• I work for a Small Private College. We have a laptop program for students as well as maintain some computer labs with desktops (roughly 80 Machines). The labs have had the same Operating system (XP) on them for over two years under heavy usage and not one of them ever had spyware/viruses or any of the other happy fun "screw your box" exploits that seem to plague every laptop 15 minutes after we hand it to a student. Why? Because we protect the Lab PC's that's why, and not with some exotic "erase the drive e
        • That is a good point, but the average user does not know how to configure a Windows box for security out of the box. My girlfriend's Windows box has been clean for over six months because we both are pretty security conscious, but every so often a piece of malware does get through.

          However, when I was doing end user DSL support, I found myself explaining to them over and over again that all these security programs mean nothing if they click every popup they get and then do not run the scans.
      • even the most well looked after Microsoft Windows machine is going to get infected

        Depends on who's in charge of them. We have some 13,000 Windows computers, none of which has any spyware on them.
        • I have to agree. I don't even have anti-spyware or anti-virus software running full time. Every now and again I'll run a scan, just for my peace of mind, and I've pretty much always come up clean. And it's not like I don't surf around some pretty shady sites from time to time.

          Avoid IE/OE like the plague, stay current with the latest updates, stay behind a firewall and NAT, and use a little common sense. It's really not that hard.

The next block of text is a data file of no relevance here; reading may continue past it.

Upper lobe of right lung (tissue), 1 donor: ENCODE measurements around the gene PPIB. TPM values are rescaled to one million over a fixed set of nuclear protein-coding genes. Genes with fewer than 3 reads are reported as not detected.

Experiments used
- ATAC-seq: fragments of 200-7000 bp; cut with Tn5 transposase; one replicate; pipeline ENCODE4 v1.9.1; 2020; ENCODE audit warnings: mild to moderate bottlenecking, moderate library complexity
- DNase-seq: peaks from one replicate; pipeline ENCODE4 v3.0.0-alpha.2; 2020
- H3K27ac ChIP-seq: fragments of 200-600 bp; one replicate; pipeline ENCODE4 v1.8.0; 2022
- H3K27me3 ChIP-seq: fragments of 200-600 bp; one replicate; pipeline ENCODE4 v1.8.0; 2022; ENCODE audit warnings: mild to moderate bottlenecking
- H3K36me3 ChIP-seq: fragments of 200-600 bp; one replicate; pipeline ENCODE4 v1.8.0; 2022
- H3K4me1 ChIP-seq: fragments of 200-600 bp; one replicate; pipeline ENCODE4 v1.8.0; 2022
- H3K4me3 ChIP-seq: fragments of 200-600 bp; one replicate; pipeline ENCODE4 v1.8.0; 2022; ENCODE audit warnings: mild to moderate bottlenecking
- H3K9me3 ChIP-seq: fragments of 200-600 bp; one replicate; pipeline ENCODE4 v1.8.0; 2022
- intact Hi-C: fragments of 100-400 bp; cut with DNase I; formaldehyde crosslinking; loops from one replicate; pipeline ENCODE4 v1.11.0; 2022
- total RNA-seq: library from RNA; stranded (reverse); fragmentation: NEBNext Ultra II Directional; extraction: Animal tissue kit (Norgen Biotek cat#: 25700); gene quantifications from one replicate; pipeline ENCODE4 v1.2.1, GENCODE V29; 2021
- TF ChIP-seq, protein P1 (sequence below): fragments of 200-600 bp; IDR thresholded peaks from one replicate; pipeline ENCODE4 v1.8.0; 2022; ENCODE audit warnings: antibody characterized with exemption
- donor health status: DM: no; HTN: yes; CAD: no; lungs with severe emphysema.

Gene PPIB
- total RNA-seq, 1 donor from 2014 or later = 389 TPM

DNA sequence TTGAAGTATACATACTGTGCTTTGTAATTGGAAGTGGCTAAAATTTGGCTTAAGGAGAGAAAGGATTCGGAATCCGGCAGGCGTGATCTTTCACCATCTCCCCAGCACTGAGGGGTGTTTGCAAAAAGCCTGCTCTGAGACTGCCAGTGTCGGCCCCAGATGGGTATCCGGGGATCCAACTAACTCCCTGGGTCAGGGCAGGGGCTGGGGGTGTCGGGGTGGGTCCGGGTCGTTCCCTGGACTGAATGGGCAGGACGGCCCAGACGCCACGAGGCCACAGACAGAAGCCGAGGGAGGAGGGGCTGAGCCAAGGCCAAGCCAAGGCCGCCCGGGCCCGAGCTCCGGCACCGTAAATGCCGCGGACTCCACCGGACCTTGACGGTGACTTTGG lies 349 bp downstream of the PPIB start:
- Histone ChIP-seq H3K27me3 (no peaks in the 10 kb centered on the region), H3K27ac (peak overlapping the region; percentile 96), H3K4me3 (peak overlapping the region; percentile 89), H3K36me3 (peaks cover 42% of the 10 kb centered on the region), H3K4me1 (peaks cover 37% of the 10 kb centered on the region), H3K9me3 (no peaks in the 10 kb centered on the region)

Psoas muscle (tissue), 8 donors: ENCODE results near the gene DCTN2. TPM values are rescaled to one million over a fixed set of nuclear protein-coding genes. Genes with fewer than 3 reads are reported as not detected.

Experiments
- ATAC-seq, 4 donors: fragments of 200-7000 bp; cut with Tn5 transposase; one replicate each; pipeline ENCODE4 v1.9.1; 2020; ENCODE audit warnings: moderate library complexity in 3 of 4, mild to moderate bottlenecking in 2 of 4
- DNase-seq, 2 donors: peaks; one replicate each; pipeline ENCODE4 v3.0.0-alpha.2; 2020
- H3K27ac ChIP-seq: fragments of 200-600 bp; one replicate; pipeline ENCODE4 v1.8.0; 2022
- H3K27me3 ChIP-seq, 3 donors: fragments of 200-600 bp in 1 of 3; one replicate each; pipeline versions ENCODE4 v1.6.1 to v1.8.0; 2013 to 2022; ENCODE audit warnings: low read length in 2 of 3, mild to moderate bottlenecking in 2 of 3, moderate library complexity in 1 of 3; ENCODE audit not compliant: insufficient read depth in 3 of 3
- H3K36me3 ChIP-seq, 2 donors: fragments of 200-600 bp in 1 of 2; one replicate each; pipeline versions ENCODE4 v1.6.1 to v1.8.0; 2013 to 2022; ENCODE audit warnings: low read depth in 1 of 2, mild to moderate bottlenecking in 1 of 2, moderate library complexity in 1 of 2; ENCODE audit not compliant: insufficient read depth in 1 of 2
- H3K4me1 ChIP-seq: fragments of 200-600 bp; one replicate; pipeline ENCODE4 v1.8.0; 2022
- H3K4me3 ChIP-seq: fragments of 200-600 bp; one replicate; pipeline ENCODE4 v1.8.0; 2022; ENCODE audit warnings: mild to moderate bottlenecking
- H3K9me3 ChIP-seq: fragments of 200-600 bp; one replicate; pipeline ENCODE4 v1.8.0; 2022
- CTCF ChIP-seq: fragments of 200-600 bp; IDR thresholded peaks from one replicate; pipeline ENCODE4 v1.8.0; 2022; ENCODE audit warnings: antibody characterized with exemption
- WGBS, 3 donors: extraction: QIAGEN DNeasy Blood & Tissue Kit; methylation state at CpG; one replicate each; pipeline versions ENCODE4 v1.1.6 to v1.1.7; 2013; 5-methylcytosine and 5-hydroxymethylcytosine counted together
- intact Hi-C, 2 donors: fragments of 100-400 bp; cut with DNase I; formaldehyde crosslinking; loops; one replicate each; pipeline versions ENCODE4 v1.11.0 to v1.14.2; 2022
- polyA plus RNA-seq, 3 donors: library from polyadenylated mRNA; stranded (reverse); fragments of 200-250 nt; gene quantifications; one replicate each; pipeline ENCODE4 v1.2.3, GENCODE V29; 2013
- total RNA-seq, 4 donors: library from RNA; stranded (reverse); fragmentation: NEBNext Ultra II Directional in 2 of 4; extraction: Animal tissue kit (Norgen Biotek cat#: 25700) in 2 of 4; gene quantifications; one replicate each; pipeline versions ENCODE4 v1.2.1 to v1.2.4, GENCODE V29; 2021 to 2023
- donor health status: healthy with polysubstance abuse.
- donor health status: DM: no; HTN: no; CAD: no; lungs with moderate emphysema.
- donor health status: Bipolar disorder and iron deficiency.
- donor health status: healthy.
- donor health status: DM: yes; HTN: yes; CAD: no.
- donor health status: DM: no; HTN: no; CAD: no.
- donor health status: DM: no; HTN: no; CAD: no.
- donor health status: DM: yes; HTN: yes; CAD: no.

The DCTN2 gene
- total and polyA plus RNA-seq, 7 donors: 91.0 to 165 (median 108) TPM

• If you say "mum" one more fucking time I'll fucking kill you.
      • What, are they charging by the minute again? I can patch on 56k just fine, when I have to. Fortunately, I don't still have 56k...
    • by Se7enLC (714730) on Friday February 10, 2006 @10:32AM (#14686935) Homepage Journal
      The numbers don't surprise me too much. The typical response from people I interact with seems to be "My computer is running slow, acting strangely, crashing. Maybe I'll look into fixing it at some point". People just don't have the urgency anymore as virii/spyware aren't targetting their own machine anymore.

      It's not like the good old days when a virus just trashed your machine, so you had to act immediately. Now it just lies in waiting and uses your machine to launch attacks on others and collects personal information silently. People just don't care enough to fix spyware until it directly prevents them from using their precious web browser, email, and instant messenger.
    • Agreed, way too common- but most spyware removal programs count even a single registry entry as a piece of spyware- so I'd say the estimate is a bit low. I usually run into 20-100 pieces of spyware on an infected machine.
  • Why not? (Score:3, Funny)

    by rahrens (939941) on Friday February 10, 2006 @09:48AM (#14686646)
    Why shouldn't the anti-spyware companies do it? The anti-virus people over hype the threats all the time anyway. The press plays along cause it sells newspapers and ups the ratings...
    • The anti-virus people over hype the threats all the time anyway.

      That's just not true. A plague of linux viruses is just on the horizon and will probably strike any day now!

      And when it does, both people who get infected will be mighty pissed they didn't buy anti-virus software!

  • by antifoidulus (807088) on Friday February 10, 2006 @09:49AM (#14686650) Homepage Journal
    How can you really tell how many people are infected with spyware? It's not a question like, "do you support proposition 84?" where you can call people at random or talk to them on the street. I would be afraid of the guy who came to my door asking if he could test whether or not my computer was infected with spyware(doubly so since I use a mac :P), and if you just ask people, 9/10 they won't know but will probably make up a answer anyway. They could use the numbers sent to them by customers, but that isn't random at all. Their customers are much more likely to have spyware infections or else they wouldn't be seeking their help.
    So yeah, it's a number, but not a very convincing one...
    • Not too hard. Just ask a few computer repair centers to run scans before working on the machines and report their findings for a modest fee.

      Of course, the results would be slightly skewed. Not from a pool of all computer users, but from all users that encounter severe problems && lack the skill to fix it themselves